The name Amir Locke probably sounds only vaguely familiar at the moment, but rest assured that it is now one more piece of the Black Lives Matter movement’s great white supremacy myth. With, of course, a helpful assist from the ready-to-lie national media.
Recall Locke as the 22-year-old black man shot dead earlier this year by police during a no-knock warrant raid in Minneapolis. The incident naturally sparked city-wide riots and outrage from leftist journalists eager to pour more kerosine on our race bonfires.
The illiterate Ben Crump was quick to say at the time that Locke’s death was another example of black Americans unable to “sleep safely in their beds at night” because of a racist police force.
Eugene Robinson of the Washington Post wrote with feverish melodrama, “How many times have we rolled this damn rock up the hill? And how many times has it rolled right back down, snuffing out the life of yet another innocent Black victim?”
Locke had been asleep on the couch of an apartment he was visiting that early morning when police came in through the front door yelling, “Police search warrant!” “Get on the ground!” and, “Get on the f-cking ground!” Body camera footage showed that Locke had been underneath a blanket and began to emerge with his hand in possession of a gun. One officer, identified as Mark Hanneman, fired three shots that ultimately killed Locke.
Locke wasn’t the subject of the search warrant and wasn’t wanted for any crime. Police were searching for his cousin, Mehki Speed, who was suspected of killing a man just a few days prior. Speed lived with his mother in the same apartment building but also had key access to the apartment where Locke was staying. (Speed this week pleaded guilty to the murder.)
Authorities opened an investigation of the incident to determine whether Hanneman was justified in firing on Locke. That probe wrapped up a month ago. Despite the initial extensive media coverage of Locke, I would bet our next multi-billion-dollar “aid” package to Ukraine that not a single person reading this has a clue as to what the conclusion of the investigation was.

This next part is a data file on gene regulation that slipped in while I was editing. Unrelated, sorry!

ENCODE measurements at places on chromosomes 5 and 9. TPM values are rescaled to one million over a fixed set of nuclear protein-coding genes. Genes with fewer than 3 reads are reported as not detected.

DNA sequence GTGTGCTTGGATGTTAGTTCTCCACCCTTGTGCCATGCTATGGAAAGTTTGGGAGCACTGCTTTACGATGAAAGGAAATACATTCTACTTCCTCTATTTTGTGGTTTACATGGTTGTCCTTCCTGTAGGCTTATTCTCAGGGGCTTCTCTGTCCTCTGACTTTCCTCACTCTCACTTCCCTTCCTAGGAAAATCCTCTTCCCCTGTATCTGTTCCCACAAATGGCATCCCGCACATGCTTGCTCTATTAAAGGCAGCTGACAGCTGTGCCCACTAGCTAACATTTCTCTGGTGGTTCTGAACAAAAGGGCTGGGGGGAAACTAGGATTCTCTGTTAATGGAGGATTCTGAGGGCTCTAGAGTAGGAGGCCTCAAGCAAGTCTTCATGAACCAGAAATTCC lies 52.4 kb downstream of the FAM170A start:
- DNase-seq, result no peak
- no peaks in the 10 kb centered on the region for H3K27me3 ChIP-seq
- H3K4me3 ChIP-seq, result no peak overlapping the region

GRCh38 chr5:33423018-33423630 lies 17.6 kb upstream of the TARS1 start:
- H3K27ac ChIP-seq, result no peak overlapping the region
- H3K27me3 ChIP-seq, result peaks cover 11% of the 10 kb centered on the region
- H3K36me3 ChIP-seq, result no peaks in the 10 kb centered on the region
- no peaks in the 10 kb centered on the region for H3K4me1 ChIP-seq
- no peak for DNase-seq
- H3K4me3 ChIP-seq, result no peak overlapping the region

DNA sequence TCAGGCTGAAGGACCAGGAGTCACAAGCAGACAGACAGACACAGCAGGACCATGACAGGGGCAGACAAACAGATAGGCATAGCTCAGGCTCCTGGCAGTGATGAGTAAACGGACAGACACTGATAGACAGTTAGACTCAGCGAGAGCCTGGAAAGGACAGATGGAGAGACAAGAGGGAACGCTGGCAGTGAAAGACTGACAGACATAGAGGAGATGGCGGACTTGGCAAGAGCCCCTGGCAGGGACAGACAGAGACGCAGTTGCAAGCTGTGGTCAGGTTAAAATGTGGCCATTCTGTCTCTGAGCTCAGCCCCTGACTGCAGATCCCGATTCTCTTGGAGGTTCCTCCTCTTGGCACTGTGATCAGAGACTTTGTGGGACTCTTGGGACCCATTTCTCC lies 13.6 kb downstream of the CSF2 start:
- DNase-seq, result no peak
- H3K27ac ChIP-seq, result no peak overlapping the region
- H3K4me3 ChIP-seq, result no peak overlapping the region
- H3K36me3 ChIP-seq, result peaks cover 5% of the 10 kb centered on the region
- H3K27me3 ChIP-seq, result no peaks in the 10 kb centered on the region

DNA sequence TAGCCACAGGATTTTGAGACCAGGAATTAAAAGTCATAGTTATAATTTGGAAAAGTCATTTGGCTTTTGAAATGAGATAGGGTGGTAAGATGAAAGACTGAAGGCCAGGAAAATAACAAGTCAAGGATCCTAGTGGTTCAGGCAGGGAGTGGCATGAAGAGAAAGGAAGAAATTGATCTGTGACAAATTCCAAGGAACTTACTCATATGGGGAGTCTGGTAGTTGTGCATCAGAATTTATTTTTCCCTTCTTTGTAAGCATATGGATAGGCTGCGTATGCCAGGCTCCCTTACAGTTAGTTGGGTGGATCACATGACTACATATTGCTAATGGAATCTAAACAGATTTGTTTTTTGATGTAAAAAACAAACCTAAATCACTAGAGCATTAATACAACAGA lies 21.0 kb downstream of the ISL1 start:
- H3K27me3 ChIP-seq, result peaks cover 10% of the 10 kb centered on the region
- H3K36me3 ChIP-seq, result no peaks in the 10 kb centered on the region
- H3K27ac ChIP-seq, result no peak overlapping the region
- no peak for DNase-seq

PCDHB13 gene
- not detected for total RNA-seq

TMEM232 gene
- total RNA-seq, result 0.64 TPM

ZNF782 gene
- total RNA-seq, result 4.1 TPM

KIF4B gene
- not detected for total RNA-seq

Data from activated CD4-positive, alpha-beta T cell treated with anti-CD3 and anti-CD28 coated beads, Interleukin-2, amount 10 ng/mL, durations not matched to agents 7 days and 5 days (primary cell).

That’s because, other than a couple obligatory mentions from the New York Times and the Washington Post, the national media showed virtually no interest in the decision by the Minneapolis attorney general not to bring any charges against Hanneman or the police force.
That’s right. The officer who shot Locke dead is no legal jeopardy. He is under no threat of time in prison.
Really? Yet “another innocent black victim” killed by police but nothing from the media? Why might that be? I know! Maybe because the prosecutor who made that decision, Keith Ellison, is black!
Ellison released his decision on April 6, stating that his office would be unable to prove “beyond a reasonable doubt a criminal charge against any … officer involved in the decision-making that led to the death of Amir Locke.”
With specific regard to Hanneman, Ellison said, “Under current law – and as awful as the circumstances of this tragedy are – there is not sufficient admissible evidence to support a criminal charge.”
The law in Minnesota provides that a police officer is justified in using deadly force against a target should he reasonably perceive in the moment, without the benefit of hindsight, that “such force was necessary to protect the peace officer or another from death or great bodily harm.”
A statement by Hanneman about the shooting during the raid said he did believe Locke posed a threat, given the circumstances related to the high-risk search order, and that Locke was non-compliant with police orders to drop his weapon and place himself on the floor.
“The individual was crouched and beginning to rise from behind the ottoman,” Hanneman said. “As that individual did so, I noticed that the individual had a handgun in their hand and was brandishing it, and pointed it at me. In this moment, I feared for my life and the lives of my teammates. I was convinced that the individual was going to fire their handgun and that I would suffer great bodily harm or death.”
It’s certainly a tragedy. For that very reason, the use of no-knock warrants is facing legal restrictions in Minnesota and elsewhere. But you know what it’s not? Racism.
It’s not a blind leap of faith to know that’s exactly what it would have been called had Ellison been anything other than black. Thank God we were spared.
None of this is about to matter, though. Locke’s name is already one more piece of BLM’s great white supremacy myth.